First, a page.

ReferencesEdit

  1. ^ Ingram, B. A., & Lasasimma, O, “Production of Cirrhinus molitorella and Labeo chrysophekadion for culture based fisheries development in Lao PDR Part I: Captive spawning. Aquaculture Asia”. Routledge 2008.
  2. ^ Pomai [1] “Fried Dace with Salted Black Beans”, The Tasty Island Honolulu Food Blog, 25 September 2009. Retrieved on 26 October 2014.
  3. ^ The Fish Site [2]“Cultured Aquatic Species - Mud Carp”, The Fish Site, 2009. Retrieved on 29 October 2014.
  4. ^ 冯璐赟 [3] Archived 2014-11-05 at the Wayback Machine, 南都网, 2013. Retrieved on 29 October 2014.
  5. ^ Redtory [4]“From Factory to Fantasy”, Redtory. Retrieved on 29 October 2014.
  6. ^ 冯璐赟 [5] Archived 2014-11-05 at the Wayback Machine, 南都网, 2013. Retrieved on 29 October 2014.
  7. ^ Martin Wong [6] “Fish test positive for banned chemical”, South China Morning Post, 2005. Retrieved on 30 October 2014.
  8. ^ Asian Supermarket 365 [7] “Pearl River Bridge Fried Dace With or Without Salted Black Beans”, Asian Supermarket 365, n.d. Retrieved on 26 October 2014.
  9. ^ L., E.[8] “Fried Dace with Salted Black Bean Stir Fried with Indian Lettuce”, The Hong Kong Cookery, 8 March 2014. Retrieved on 26 October 2014.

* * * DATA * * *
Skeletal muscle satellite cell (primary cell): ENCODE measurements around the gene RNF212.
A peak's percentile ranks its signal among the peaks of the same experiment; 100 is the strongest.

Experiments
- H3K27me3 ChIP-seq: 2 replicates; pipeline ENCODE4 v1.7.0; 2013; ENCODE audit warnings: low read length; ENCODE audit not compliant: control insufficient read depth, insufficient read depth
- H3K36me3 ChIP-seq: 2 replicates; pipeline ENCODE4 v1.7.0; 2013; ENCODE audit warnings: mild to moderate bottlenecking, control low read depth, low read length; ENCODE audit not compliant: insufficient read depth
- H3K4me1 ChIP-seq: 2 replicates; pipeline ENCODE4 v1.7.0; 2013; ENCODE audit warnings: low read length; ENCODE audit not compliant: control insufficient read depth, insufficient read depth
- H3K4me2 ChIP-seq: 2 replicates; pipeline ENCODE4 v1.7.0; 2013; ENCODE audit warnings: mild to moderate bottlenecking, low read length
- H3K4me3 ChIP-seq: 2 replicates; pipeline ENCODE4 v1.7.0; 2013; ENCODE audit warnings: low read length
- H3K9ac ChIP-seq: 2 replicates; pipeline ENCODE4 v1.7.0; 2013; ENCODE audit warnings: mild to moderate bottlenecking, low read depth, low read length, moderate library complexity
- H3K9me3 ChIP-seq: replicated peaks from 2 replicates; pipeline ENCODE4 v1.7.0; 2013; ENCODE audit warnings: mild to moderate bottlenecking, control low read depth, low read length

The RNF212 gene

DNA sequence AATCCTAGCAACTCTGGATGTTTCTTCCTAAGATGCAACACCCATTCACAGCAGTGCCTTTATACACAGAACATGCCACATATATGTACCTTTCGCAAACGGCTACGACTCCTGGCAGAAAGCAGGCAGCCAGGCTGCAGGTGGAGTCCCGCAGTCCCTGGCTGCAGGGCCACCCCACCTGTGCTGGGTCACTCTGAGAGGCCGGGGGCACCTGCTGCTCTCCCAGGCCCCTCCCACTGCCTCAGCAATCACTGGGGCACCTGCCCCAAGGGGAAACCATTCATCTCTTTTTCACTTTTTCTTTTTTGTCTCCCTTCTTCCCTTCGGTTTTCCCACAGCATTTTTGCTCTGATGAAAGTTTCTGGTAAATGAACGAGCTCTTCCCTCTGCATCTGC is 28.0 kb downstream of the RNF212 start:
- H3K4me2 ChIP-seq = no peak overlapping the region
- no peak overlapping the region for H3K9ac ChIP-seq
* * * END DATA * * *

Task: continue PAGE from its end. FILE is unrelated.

10. ^ L., E.[9] “Fried Dace with Salted Black Beans 豆豉鯪魚”, The Hong Kong Cookery, 8 March 2014. Retrieved on 26 October 2014.
  11. ^ L., E.[10] “Fried Dace with Salted Black Beans 豆豉鯪魚”, The Hong Kong Cookery, 8 March 2014. Retrieved on 26 October 2014.
  12. ^ Pomai [11]“Fried Dace with Salted Black Beans”, The Tasty Island Honolulu Food Blog, 25 September 2009. Retrieved on 26 October 2014.
  13. ^ The Fish Site [12]“Cultured Aquatic Species - Mud Carp”, The Fish Site, 2009. Retrieved on 29 October 2014.
  14. ^ David Faure, “A Documentary History of Hong Kong – Society”. Routledge 1997. Page 248 – 268
  15. ^ 昔日東方 [13]“政情:「剩食」活動 勾起議員親切回憶”, 昔日東方, 2012. Retrieved on 4 November 2014.
  16. ^ Seattle Organic Restaurants [14] “5 reasons why you should avoid Canned food; All because they are harmful” Settle Organic Restaurants official website, n.d. Retrieved on 4 November 2014.
  17. ^ Lisa Couture [15] “The History of Canned Food”, Johnson & Wales University, 2010. Retrieved on 4 November 2014.